Published On: Sat, Oct 17th, 2020

Hibernators may be excluded from compulsory Covid insurance

PHILIPSBURG — Many foreign condo owners and renters on St. Maarten have doubts about hibernating on the island this year. The cost of mandatory COVID-19 insurance can run up to several thousand dollars for a couple, while that extra coverage is unnecessary for the already well-insured visitors. This issue is one of the reasons why COVID insurance has not yet been made mandatory, according to Minister of Tourism, Economic Affairs, Transport and Telecommunication (TEATT) Ludmila de Weever.

St. Maarten wants to follow the example of Aruba with the introduction of an extra insurance for non-residents that covers the medical evacuation to the United States in case of Covid infection. The St. Maarten Medical Center simply does not have the facilities and resources to receive foreign Covid patients. However, the question of whether every visitor to St. Maarten should be obliged to pay Covid insurance is still a matter of debate.

The Covid premium in Aruba has now fallen dramatically in price. The cost of the insurance was initially 135 dollars per week. As more people paid for the insurance to be admitted to Aruba, the price dropped to 70 dollars per week and the premium has now dropped to 30 dollars reagardless of the length of stay. The insurer that offers Covid insurance in Aruba is also represented on St. Maarten. “A comparable premium will apply here,” says Minister Ludmila de Weever. “But we have not decided yet, the discussion is still ongoing.”

Globetrotters and people living abroad for long periods of time usually have insurance with worldwide coverage that covers medical evacuation and transport of a deceased person to their country of origin. “All of these points are being taken into consideration to determine whether or not we do exactly like Aruba did and make it mandatory regardless of where you are flying in from, or we decide to have exemptions for persons that have a sufficient insurance coverage that covers them for medical evacuations from St. Maarten, ” the minister of TEATT explains.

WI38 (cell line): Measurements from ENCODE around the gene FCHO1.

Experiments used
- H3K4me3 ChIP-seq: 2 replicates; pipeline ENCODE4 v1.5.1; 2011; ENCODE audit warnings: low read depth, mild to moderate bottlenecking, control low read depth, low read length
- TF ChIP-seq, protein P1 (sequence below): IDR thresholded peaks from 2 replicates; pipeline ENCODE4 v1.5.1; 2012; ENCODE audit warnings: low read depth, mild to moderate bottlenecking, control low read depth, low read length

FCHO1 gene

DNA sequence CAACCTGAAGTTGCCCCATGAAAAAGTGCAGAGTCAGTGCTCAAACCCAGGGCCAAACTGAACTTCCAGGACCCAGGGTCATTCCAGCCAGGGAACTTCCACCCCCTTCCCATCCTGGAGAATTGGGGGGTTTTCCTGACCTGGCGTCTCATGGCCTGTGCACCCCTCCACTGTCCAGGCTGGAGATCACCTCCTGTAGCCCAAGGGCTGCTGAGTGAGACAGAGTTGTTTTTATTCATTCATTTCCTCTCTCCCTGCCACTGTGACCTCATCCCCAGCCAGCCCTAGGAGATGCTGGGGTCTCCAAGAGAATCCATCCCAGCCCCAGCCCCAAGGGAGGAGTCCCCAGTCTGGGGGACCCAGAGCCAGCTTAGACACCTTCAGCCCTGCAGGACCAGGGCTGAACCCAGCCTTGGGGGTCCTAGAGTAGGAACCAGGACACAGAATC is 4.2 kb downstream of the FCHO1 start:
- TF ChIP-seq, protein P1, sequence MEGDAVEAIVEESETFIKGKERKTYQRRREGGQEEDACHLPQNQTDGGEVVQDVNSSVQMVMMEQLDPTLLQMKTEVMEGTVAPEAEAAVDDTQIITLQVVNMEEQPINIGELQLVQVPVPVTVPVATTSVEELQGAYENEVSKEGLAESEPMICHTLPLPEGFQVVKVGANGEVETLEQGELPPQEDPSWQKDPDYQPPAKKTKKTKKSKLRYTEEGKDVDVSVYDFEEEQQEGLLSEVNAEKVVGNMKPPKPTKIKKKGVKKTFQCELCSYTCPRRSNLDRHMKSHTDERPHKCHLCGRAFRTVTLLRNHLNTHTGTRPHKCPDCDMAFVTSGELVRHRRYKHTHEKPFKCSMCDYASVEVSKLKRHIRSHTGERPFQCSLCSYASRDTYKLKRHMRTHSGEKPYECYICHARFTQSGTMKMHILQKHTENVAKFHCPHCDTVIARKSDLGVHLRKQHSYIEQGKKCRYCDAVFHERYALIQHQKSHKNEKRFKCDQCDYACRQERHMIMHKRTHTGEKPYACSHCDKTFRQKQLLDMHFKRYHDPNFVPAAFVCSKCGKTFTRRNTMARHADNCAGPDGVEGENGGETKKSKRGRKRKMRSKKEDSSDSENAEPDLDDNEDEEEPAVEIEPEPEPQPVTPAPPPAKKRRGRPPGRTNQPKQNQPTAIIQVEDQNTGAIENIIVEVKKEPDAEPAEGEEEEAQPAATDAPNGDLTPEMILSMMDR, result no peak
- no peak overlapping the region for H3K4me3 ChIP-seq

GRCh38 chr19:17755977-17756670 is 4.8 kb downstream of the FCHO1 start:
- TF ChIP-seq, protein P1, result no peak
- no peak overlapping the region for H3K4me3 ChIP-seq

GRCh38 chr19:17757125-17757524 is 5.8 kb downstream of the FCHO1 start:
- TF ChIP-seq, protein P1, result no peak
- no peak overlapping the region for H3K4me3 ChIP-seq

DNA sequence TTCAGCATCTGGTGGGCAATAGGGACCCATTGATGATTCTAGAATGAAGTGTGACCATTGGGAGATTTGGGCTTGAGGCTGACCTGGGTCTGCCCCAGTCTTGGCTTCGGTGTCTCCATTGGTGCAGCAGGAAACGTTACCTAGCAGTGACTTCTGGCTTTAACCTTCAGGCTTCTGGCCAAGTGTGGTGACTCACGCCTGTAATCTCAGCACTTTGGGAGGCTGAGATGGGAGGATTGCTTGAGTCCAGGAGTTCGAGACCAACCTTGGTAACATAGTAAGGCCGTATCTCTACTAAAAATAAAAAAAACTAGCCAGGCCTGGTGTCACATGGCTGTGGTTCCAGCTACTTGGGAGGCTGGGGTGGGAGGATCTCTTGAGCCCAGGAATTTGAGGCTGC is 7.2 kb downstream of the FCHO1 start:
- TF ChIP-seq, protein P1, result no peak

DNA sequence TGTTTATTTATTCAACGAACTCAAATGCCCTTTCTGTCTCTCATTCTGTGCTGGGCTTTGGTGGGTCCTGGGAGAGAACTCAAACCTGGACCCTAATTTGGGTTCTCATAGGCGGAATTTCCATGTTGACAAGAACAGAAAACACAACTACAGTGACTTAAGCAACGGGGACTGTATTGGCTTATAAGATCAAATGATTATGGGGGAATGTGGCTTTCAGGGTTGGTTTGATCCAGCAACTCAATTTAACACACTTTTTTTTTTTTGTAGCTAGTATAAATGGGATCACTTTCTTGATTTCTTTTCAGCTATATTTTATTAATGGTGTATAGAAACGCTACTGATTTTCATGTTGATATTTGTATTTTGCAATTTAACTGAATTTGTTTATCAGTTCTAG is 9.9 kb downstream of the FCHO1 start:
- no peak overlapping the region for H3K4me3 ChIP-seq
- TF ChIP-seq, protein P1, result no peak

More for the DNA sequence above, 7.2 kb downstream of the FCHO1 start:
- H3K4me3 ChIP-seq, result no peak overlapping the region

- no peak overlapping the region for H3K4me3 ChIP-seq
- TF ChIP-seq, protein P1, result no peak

De Weever reminds the public that it is her responsibility to protect the reputation of St. Maarten when it comes to incidences that happen from COVID-19. “In March we were on the US news and it appeared that a person caught COVID-19 while on holiday. We have to control that negative press for the island. In addition, we have to protect our visitors and we have to do it in an affordable manner for them to not to deter them from coming to our shores.”


Photo caption: File photo of the Taylors, American hibernators who vacation annually on St. Maarten and left on a Delta repatriation flight back to the USA in May.

Article in Dutch: Overwinteraars mogelijk uitgezonderd van verplichte Covid-verzekering